Back in September, Clinton — who’s married to banker Marc Mezvinsky — told Time of her desire to study faith and education: “With all candor, because my husband is Jewish and I’m Christian, and we’re both practicing, it’s something that’s quite close to home,” she said.I have never associated Chelsea Clinton with religion. She has a Master of Public Health degree from Columbia's Mailman School of Public Health and she's been teaching graduate level classes there.
A rep for NYU told us that the Of Many program is not academic, but is a part of the university’s Center for Spiritual Life. NYU’s Web site says the institute has developed a “minor degree in multifaith and spiritual leadership” shared with the Silver School of Social Work and the Wagner School.
But maybe the NYU "Of Many" concept of religion really is about "public health." Let's think about the interwoven nature of public health and religion — especially as the Clintons might understand it. When Hillary Clinton first emerged on the national scene, she was associated with religion. I remember a magazine cover — was it Tikkun? — depicting her as "St. Hillary" and lots of talk about "the politics of meaning," which was some politics-and-religion theme back in the 90s. And Hillary segued into public health in a way that we were supposed to understand, but didn't.
So here comes Hillary II, Chelsea Clinton merging health and religion. What does it all mean? How well will this lay the groundwork for a career in politics? I strongly prefer the separation of government and religion, and I don't want government to wield the powers of religion or powers over the human mind that are too much like the power of religion. And though government is going to have some role in public health, its growing and over-intrusive activity is disturbing. A politician who builds a career in health and religion should scare us. This is wedging very deeply into the realm of the individual — mind and body.
Here's some background reading: "All Politics is Cosmic," a 1996 article in The Atlantic by Lee Siegel, reviewing Michael Lerner's book "The Politics of Meaning." Excerpt:
In the beginning there was a hunger for vision. And then came a great need for rhetoric. Soon President and Mrs. Clinton sensed representative vibrations in the quasi-mystical-socio-politico-psychological coat of crazy colors that the author and activist Michael Lerner calls the "politics of meaning." They must have felt that Lerner, with his talk of a universal inner pain and "hunger" for connection, might help them administer verbal balm to an America collectively turning inward amid social and economic disruptions....Health!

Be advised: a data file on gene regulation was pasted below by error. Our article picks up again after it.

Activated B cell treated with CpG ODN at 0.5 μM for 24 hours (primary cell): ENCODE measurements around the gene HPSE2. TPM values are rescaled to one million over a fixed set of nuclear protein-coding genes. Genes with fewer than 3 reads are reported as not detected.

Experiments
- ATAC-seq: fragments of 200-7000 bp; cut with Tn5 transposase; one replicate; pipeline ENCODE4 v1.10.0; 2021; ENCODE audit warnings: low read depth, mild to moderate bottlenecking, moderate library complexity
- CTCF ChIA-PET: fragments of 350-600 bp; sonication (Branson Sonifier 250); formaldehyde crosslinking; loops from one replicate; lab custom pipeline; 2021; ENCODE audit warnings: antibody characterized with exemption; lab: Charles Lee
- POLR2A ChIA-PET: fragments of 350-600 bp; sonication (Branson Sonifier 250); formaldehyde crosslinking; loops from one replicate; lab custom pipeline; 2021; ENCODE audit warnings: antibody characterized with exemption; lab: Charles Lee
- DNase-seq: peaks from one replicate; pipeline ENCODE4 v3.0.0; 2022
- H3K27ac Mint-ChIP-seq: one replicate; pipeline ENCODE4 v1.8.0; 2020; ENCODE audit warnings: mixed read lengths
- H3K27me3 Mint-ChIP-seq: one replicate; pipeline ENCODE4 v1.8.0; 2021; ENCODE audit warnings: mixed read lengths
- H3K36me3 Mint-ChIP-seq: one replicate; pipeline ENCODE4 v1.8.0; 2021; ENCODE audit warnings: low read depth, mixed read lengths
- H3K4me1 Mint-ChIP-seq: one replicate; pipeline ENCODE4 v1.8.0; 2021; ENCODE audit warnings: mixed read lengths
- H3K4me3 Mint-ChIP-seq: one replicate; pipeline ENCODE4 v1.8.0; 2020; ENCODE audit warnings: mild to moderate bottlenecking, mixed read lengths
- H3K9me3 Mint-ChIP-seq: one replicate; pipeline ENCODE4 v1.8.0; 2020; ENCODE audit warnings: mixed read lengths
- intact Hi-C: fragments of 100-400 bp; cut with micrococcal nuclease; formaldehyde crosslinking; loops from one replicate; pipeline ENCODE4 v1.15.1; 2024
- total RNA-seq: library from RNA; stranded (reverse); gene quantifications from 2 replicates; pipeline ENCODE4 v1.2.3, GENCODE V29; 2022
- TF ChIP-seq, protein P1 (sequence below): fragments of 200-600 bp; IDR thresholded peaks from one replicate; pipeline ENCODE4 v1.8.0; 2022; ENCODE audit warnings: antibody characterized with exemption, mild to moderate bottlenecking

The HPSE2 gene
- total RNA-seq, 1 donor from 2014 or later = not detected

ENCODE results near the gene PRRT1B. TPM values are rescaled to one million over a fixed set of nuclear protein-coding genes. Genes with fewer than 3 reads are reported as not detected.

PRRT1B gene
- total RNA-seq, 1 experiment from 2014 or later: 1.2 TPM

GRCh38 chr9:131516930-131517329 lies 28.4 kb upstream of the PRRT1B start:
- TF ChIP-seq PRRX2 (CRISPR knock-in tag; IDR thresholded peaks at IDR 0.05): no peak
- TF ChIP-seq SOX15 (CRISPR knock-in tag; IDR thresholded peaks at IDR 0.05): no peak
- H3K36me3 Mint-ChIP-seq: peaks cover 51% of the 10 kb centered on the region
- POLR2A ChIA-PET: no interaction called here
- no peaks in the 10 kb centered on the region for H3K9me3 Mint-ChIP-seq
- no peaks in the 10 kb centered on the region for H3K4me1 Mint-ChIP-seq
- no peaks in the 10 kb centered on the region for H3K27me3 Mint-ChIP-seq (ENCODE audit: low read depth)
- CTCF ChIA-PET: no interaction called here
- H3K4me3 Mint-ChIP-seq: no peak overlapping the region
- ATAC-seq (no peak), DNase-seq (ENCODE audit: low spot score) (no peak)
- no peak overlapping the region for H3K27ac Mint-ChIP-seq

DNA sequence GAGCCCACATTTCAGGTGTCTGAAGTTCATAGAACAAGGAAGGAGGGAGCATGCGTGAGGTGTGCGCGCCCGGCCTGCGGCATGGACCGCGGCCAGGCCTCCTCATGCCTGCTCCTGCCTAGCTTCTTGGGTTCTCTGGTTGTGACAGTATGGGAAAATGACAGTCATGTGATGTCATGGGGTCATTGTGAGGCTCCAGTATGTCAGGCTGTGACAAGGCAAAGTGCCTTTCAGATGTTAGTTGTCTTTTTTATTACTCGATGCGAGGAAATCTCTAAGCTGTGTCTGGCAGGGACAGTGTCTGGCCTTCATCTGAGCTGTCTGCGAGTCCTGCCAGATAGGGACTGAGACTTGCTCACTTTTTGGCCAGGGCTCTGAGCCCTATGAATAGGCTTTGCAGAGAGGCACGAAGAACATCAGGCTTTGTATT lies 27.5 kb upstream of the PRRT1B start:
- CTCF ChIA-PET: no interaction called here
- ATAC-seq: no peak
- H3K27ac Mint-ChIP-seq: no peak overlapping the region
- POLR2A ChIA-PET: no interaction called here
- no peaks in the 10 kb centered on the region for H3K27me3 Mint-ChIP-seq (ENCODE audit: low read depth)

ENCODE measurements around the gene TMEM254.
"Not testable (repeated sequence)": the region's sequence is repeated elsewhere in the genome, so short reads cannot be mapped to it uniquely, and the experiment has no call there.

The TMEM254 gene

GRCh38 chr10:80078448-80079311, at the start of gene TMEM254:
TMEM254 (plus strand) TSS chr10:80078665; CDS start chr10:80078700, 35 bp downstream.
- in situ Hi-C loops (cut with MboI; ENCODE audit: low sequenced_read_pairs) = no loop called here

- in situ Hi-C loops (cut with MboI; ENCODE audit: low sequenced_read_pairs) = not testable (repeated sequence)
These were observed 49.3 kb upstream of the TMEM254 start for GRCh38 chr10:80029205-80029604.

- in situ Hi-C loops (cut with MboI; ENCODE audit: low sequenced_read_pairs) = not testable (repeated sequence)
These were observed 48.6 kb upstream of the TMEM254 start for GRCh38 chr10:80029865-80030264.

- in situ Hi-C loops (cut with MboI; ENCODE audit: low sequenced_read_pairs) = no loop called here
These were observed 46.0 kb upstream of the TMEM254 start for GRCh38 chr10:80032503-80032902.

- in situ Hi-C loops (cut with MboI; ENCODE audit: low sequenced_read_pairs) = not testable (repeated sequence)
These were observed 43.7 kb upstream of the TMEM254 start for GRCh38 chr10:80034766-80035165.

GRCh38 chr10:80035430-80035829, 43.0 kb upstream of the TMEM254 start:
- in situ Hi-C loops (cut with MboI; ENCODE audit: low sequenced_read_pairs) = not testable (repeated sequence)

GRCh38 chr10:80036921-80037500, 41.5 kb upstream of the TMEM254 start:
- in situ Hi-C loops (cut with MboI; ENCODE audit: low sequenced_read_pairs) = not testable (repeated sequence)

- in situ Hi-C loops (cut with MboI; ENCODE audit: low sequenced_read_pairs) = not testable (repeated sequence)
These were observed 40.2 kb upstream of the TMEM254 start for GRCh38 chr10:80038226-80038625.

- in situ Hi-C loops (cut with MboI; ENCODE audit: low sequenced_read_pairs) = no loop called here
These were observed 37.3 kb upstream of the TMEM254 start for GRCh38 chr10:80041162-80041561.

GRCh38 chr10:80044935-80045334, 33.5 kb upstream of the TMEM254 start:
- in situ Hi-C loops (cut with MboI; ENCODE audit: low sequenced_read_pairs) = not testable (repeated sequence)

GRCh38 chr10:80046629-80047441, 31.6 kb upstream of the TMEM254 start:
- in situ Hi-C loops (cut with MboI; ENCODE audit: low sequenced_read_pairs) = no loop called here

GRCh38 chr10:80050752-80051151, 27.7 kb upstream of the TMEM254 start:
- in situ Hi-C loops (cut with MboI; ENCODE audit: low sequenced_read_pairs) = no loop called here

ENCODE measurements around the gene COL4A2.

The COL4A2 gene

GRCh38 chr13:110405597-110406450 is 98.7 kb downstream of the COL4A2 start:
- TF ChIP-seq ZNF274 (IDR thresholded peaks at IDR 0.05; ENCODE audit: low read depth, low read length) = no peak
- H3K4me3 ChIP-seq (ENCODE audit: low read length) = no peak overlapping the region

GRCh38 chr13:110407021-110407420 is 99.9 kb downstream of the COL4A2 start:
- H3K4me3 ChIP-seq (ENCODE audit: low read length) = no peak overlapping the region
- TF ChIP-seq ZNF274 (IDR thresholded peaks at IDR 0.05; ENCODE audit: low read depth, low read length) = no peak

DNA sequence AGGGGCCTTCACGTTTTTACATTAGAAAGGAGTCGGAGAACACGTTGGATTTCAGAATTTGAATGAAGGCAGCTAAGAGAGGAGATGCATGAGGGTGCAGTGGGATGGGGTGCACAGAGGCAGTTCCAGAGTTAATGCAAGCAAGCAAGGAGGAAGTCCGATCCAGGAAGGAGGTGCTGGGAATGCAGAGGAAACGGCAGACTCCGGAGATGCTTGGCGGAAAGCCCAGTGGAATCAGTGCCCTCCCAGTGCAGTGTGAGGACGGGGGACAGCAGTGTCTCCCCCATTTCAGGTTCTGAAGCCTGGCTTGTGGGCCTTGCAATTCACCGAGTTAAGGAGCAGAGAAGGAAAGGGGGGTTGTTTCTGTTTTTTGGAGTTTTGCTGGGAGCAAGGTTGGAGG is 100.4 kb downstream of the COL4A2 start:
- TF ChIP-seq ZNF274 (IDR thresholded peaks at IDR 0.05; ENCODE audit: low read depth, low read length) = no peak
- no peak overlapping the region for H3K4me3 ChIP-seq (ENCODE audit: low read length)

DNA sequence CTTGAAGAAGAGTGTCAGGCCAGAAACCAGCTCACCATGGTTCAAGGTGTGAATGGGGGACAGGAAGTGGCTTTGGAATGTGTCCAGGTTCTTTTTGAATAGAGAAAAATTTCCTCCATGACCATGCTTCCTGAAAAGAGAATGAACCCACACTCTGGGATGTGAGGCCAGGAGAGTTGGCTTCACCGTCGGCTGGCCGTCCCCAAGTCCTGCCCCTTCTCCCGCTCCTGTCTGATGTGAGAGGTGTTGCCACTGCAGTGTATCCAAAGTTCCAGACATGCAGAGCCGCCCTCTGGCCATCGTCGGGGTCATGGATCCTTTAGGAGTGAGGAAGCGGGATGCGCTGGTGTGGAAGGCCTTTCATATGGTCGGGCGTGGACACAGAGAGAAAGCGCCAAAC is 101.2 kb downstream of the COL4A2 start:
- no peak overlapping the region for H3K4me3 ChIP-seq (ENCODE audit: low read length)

Lerner had come sprawling onto the public scene in 1986 with his magazine Tikkun . A licensed psychotherapist, he had spent the previous ten years in Oakland, California, treating patients at a clinic he co-founded called the Institute for Labor and Mental Health.
(Lerner has claimed that his vision for America came to him through his encounters with patients.) But problems have beset Tikkun from the start. A former leader of Students for a Democratic Society and co-editor of the ultraleft magazine Ramparts, Lerner seemed to long for the old confrontational days. He began to confront himself. He began to march on his own magazine.SDS!!
At its best Tikkun has tried to speak with a nonpartisan voice of common decency, outside the crumbling framework of left-right antitheses. But for Lerner, all politics is cosmic. And in his own offerings in the magazine, for page after page he has spluttered on like an old Volkswagen about "pain" and "healing," "misrecognition" of our true selves and "healing," "surplus powerlessness" and "healing," "healing" and . . . well, "healing."Religion! Leftist politics! Health!